Dec.
2015
Jan.
2016
Feb.
2016
Feb.
2015
Dec.
2015
Jan.
2016

All items

212.936 - 214.505 2.0 0.7 -

All items (1967 = 100)

682.962 - 687.994      

Food and beverages

225.265 - 224.627 0.8 -0.3 -

Food

225.223 - 224.300 0.7 -0.4 -

Food at home

225.620 225.074 223.653 0.1 -0.9 -0.6

Food away from home

220.377 - 220.716 1.4 0.2 -

Alcoholic beverages

215.618 - 219.256 2.5 1.7 -

Housing

206.035 - 208.584 5.2 1.2 -

Shelter

246.632 248.510 248.732 5.6 0.9 0.1

Rent of primary residence (1)

239.289 240.843 241.388 6.2 0.9 0.2

Owners' equivalent rent of residences (1) (2)

228.923 230.635 230.610 5.5 0.7 0.0

Owners' equivalent rent of primary residence (1) (2)

228.923 230.635 230.610 5.5 0.7 0.0

Fuels and utilities

151.864 - 150.545 -6.1 -0.9 -

Household energy

131.333 133.746 130.081 -8.4 -1.0 -2.7

Energy services (1) (3)

128.985 131.504 127.855 -8.3 -0.9 -2.8

Electricity (1)

127.378 130.345 127.720 -7.7 0.3 -2.0

Utility (piped) gas service (1)

126.007 126.002 117.416 -11.6 -6.8 -6.8

Household furnishings and operations

129.144 - 136.536 13.8 5.7 -

Apparel

169.216 - 181.891 2.0 7.5 -

Transportation

169.190 - 166.973 -2.6 -1.3 -

Private transportation

167.498 - 163.732 -3.4 -2.2 -

Motor fuel

161.669 151.469 139.436 -23.5 -13.8 -7.9

Gasoline (all types)

161.391 151.229 139.140 -23.0 -13.8 -8.0

Gasoline, unleaded regular (4)

162.674 152.275 139.539 -24.1 -14.2 -8.4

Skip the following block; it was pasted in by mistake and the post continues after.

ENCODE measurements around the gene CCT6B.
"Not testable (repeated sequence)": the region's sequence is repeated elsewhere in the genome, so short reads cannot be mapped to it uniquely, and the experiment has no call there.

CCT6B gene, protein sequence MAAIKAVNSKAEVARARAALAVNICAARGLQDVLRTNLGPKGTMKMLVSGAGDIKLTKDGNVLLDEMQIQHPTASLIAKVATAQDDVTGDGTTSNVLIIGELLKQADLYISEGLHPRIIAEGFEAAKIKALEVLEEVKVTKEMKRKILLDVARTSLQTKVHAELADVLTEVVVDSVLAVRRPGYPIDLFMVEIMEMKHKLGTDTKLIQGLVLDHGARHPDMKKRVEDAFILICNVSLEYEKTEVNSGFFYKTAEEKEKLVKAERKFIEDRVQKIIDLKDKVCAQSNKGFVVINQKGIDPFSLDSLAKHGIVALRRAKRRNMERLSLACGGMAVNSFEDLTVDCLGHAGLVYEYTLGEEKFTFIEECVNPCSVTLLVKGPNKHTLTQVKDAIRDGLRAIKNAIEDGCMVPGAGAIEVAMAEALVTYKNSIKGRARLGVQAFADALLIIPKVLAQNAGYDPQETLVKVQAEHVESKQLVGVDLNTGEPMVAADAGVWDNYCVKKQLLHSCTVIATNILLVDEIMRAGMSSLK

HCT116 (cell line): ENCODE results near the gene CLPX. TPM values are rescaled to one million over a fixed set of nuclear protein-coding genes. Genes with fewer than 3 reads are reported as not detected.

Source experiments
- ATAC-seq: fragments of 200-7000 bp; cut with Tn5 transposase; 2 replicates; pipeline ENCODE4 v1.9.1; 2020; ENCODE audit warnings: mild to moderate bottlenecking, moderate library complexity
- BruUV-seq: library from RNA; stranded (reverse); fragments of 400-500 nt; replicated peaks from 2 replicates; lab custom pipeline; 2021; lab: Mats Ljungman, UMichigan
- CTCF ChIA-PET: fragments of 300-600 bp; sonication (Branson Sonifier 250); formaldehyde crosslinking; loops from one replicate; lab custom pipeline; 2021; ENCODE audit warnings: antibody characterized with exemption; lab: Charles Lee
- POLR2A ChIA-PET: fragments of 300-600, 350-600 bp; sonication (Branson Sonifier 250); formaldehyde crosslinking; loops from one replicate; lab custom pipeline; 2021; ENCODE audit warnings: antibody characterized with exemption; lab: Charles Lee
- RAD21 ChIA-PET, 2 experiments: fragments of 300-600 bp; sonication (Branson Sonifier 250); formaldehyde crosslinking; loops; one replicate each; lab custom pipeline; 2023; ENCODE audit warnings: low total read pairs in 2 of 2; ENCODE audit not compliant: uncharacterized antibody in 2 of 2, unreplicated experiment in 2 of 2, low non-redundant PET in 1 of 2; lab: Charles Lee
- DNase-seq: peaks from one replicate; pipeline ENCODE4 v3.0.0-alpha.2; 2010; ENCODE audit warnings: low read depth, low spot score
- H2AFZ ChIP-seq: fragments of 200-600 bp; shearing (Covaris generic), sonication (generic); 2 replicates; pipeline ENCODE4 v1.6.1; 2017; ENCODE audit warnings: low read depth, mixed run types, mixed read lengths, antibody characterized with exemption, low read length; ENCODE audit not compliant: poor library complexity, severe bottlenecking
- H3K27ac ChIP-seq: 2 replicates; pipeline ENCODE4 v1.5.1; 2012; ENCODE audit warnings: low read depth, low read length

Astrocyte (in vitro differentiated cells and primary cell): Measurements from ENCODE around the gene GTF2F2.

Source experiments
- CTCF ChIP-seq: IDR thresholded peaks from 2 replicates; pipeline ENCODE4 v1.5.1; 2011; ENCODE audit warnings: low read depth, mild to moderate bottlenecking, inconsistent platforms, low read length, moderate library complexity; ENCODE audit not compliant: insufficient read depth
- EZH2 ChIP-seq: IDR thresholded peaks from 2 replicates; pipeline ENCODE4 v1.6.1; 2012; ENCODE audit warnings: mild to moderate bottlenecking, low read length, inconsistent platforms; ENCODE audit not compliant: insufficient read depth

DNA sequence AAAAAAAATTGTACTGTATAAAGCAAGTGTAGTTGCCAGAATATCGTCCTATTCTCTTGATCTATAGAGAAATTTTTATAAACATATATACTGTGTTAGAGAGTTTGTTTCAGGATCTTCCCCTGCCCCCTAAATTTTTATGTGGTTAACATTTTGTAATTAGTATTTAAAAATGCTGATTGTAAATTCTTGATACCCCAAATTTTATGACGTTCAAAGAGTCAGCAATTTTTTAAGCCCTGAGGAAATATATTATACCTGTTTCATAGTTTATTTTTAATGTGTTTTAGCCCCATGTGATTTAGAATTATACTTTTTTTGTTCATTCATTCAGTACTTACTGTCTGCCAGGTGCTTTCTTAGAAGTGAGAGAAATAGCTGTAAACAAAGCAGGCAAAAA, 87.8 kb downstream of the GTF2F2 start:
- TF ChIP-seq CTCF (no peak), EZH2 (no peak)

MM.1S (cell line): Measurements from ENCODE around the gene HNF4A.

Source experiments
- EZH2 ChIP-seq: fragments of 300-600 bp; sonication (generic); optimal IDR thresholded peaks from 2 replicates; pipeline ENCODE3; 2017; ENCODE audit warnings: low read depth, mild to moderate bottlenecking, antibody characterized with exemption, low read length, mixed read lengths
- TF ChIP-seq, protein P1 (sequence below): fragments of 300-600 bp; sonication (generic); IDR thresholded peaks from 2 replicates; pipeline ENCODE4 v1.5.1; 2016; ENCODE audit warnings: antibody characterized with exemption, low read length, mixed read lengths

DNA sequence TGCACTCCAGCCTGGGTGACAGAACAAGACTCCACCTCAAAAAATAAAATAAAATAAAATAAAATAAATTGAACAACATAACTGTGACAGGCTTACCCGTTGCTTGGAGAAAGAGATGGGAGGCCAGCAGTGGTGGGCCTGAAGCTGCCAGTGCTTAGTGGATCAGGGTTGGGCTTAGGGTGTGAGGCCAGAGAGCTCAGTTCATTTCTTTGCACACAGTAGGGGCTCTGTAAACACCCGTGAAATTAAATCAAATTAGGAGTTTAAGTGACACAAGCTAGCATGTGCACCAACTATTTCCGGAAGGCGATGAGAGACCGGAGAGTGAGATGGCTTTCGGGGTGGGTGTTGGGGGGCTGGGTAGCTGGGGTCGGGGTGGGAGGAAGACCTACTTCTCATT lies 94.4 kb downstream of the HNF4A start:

Gasoline, unleaded midgrade (4) (5)

176.334 164.283 153.472 -19.7 -13.0 -6.6

Gasoline, unleaded premium (4)

180.149 170.842 160.285 -16.4 -11.0 -6.2

Medical care

446.557 - 455.213 2.4 1.9 -

Recreation (6)

101.154 - 102.851 0.8 1.7 -

Education and communication (6)

125.032 - 125.123 0.5 0.1 -

Other goods and services

389.155 - 390.389 0.5 0.3 -
 

Commodity and service group

 

Commodities

169.059 - 169.035 -1.6 0.0 -

Commodities less food and beverages

141.888 - 142.120 -3.1 0.2 -

Nondurables less food and beverages

179.739 - 177.974 -6.0 -1.0 -

Durables

104.281 - 105.788 0.3 1.4 -

Services

258.425 - 261.438 4.5 1.2 -
 

Special aggregate indexes

 

All items less shelter

200.290 - 201.653 0.5 0.7 -

All items less medical care

201.428 - 202.723 2.0 0.6 -

Commodities less food

144.391 - 144.712 -2.9 0.2 -

Nondurables

202.686 - 201.483 -2.4 -0.6 -

Nondurables less food

181.633 - 180.191 -5.5 -0.8 -

Services less rent of shelter (2)

269.895 - 273.876 3.5 1.5 -

Services less medical care services

239.221 - 241.986 4.8 1.2 -

Energy

144.962 141.933 134.637 -16.0 -7.1 -5.1

All items less energy

222.583 - 225.368 3.4 1.3 -

All items less food and energy

221.970 - 225.372 3.9 1.5 -

(1) This index series was calculated using a Laspeyres estimator. All other item stratum index series were calculated using a geometric means estimator.
(2) Indexes on a December 1982=100 base.
(3) Prior to January 2011 this series was titled Gas (piped) and electricity.
(4) Special index based on a substantially smaller sample.
(5) Indexes on a December 1993=100 base.
(6) Indexes on a December 1997=100 base.

Note: Index applies to a month as a whole, not to any specific date.

Last Modified Date: Wednesday, March 16, 2016